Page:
Monday August 26th, 2013 – Wheeling, IL
The breakdown of time for an entertainer as far as offstage pain vs. onstage pleasure is totally lopsided. It’s ridiculous. IF we’re lucky, we get to be on stage about an hour a day – sometimes two if it’s a two show night, and there are. More often than not it’s only 45 minutes. That’s it.
And that’s in the headliner position. It takes years to grow into that. When we first start out it’s in five minute chunks of stage time, and those are like nuggets of pure gold. Stage time is hard to get for most newbies, and the earlier in the journey the more difficult it is to get it of any quality.
Everyone who lasts in comedy has horror stories of working under hellish conditions to acquire the much needed experience to move ahead. It’s not pleasant, but sometimes it’s necessary. It’s a lot like the plane crash survivors in the Andes Mountains who ate dead passengers because there was no food anywhere else. The same holds true in standup comedy. Stage time is nourishment.
Unfortunately, what it takes to get that nourishment consistently comes with an extremely high price. It would be like trying to feed a family when the only food store available is a convenience store and the only restaurant is the airport. The cost is sky high, and the quality is at best so-so.
Sometimes I wonder if the trade off is worth it. Yes there’s a buzz that comes with being on the stage, but is it powerful enough to last the rest of those 23 hours or more? At the beginning of the journey, it is. That’s what keeps us in the game. As time goes on, we begin to have our doubts.
I’m not going to deny it, I love being on stage – when it’s going well. Last Saturday’s show in South Haven, MI is a perfect example. The show went extremely well, and things were all done correctly from a promotional standpoint. It was close enough to home where I could sleep in my own bed, and with driving time included I still think my work day came in at less than 8 hours.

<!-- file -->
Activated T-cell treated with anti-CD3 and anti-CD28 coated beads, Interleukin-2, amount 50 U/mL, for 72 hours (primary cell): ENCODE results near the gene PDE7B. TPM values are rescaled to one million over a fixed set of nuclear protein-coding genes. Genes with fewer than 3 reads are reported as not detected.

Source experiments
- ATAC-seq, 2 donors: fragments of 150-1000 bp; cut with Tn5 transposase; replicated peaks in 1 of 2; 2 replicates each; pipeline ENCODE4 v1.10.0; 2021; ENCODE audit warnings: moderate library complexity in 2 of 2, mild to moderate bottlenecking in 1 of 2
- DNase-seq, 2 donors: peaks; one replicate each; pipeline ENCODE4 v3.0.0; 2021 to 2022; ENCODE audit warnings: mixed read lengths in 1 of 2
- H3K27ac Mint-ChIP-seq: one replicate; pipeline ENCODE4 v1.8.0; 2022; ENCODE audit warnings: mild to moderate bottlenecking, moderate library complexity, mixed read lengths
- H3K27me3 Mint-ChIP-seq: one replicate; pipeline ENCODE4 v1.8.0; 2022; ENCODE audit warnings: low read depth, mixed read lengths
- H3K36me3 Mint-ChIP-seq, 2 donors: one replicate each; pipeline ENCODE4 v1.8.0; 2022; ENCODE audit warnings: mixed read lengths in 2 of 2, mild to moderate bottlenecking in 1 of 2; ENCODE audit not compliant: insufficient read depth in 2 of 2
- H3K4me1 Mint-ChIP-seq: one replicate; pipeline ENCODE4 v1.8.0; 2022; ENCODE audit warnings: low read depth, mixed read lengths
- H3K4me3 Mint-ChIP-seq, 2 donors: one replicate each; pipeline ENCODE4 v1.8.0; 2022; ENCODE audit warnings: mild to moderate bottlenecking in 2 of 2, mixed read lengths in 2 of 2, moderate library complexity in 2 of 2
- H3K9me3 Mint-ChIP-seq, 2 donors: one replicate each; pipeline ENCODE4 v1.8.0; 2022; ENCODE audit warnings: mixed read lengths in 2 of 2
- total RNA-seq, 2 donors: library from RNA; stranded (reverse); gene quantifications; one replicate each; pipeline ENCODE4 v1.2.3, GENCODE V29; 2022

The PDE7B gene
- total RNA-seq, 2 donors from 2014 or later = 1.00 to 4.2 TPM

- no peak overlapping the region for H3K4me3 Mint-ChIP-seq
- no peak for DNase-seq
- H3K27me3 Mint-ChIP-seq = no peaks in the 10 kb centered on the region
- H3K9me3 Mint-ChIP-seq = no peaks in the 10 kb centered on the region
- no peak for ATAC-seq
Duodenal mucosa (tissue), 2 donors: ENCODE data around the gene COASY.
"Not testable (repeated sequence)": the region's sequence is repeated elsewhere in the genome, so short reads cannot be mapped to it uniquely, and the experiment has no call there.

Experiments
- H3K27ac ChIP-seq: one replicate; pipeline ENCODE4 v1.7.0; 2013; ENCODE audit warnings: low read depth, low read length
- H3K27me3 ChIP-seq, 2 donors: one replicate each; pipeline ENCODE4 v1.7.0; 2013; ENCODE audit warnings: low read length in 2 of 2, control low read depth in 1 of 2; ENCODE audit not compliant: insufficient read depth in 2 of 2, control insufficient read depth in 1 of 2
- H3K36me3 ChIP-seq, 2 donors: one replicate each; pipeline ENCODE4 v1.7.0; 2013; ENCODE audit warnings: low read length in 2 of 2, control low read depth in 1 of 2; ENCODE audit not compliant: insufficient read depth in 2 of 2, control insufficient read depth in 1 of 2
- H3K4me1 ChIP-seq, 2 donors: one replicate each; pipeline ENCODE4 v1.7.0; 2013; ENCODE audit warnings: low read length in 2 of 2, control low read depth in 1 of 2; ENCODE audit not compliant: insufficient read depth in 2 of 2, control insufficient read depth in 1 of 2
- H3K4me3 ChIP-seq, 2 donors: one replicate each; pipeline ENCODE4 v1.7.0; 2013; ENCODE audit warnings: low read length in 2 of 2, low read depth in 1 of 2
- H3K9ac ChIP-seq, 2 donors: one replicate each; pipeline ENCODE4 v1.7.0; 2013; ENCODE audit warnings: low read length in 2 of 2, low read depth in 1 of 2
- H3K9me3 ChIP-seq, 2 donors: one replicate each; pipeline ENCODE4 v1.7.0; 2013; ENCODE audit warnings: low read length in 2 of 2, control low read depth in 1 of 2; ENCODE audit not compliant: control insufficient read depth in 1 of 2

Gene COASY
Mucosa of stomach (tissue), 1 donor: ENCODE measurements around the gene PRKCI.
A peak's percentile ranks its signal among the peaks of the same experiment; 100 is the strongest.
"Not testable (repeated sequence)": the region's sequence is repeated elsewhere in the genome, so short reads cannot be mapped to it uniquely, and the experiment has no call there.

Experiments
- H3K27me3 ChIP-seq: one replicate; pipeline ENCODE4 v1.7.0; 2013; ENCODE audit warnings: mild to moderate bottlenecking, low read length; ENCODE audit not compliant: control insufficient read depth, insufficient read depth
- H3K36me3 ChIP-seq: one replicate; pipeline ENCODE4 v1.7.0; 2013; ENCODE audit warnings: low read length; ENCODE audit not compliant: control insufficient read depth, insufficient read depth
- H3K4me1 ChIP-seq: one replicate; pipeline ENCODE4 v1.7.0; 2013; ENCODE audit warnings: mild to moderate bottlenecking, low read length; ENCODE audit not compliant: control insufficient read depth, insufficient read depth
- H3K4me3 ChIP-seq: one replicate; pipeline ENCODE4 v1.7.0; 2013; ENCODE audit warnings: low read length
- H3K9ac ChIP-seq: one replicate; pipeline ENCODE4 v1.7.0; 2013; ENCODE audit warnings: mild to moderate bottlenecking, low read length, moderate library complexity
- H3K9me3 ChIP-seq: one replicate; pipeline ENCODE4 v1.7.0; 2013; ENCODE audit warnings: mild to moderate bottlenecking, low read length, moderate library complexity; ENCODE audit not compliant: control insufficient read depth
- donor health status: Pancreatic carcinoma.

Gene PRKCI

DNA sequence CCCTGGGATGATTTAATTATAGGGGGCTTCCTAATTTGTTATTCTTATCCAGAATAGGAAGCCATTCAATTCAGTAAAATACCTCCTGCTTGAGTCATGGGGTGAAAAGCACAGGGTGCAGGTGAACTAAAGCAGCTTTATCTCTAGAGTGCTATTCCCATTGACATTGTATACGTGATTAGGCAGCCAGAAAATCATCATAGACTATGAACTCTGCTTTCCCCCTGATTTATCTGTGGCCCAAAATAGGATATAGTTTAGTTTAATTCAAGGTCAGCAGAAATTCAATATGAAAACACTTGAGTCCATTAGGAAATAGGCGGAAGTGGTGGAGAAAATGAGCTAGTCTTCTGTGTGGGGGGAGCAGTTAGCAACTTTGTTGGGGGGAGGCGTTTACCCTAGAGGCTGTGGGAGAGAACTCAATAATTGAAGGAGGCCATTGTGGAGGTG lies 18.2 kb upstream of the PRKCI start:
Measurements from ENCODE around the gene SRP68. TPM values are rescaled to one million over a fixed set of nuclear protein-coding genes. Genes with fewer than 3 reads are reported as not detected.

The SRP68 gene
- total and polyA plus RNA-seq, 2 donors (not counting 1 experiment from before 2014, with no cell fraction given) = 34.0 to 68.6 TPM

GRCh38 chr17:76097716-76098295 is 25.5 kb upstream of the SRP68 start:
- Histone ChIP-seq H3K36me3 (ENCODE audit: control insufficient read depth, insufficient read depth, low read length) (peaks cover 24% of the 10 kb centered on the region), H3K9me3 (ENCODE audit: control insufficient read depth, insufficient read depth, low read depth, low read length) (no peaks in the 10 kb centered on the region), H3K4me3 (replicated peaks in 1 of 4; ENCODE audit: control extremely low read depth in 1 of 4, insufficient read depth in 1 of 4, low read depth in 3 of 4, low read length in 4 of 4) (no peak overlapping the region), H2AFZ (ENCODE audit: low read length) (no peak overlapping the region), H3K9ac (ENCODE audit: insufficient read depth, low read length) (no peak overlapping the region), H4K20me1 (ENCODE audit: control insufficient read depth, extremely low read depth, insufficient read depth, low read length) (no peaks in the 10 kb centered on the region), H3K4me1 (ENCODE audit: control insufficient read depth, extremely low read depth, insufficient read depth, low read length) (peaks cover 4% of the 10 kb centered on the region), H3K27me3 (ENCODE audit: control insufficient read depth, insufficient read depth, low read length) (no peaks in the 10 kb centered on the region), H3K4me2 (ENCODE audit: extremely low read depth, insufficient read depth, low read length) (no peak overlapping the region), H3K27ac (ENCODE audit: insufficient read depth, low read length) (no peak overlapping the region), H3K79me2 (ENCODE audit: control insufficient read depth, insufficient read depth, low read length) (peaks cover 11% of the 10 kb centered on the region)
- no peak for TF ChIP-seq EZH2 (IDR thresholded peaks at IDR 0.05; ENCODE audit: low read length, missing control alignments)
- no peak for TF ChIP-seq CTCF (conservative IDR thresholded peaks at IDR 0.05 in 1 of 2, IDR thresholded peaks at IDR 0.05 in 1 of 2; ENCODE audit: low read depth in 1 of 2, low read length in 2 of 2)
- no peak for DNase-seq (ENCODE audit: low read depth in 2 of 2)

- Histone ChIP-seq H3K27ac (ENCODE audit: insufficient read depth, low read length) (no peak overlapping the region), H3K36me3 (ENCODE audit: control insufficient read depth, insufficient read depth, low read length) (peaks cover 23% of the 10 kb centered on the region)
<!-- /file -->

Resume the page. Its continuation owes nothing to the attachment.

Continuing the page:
That travel time eats up productive hours though. Sometimes I’m able to make booking related calls from the car, but not often – especially when I’m driving home late at night. There’s a much higher risk at that time as well of drunk drivers, charging deer and who knows what other perils.
The majority of our time off stage is spent trying to get back on stage somewhere, and that’s an ongoing process. As much as I love to perform – and I absolutely do - I dislike having to troll for work, but that’s the game. There’s a lot more time spent on that aspect than the performing part.
And I didn’t even mention promotion. Today I did a newspaper interview for a show I’m doing this Saturday in Homewood, IL at a place called “The Twisted Q”. I haven’t worked in the south suburbs much, and I know I’m not a draw. That article will be crucial to having any chance at all to get anyone to come out. I’m delighted to get the call, but it also takes a chunk out of my day.
This is why it’s so hard to get anything done. There are so many hidden time drainers involved in being an entertainer that nobody thinks about when they get in it. They think it will be just the fun parts. Ha! That’s the trap, and many fall for it. I know I did. It’s too late now. I’m in it for the long haul. All I can do is make the most of the 23 hours I’m off stage - and that’s on a good day.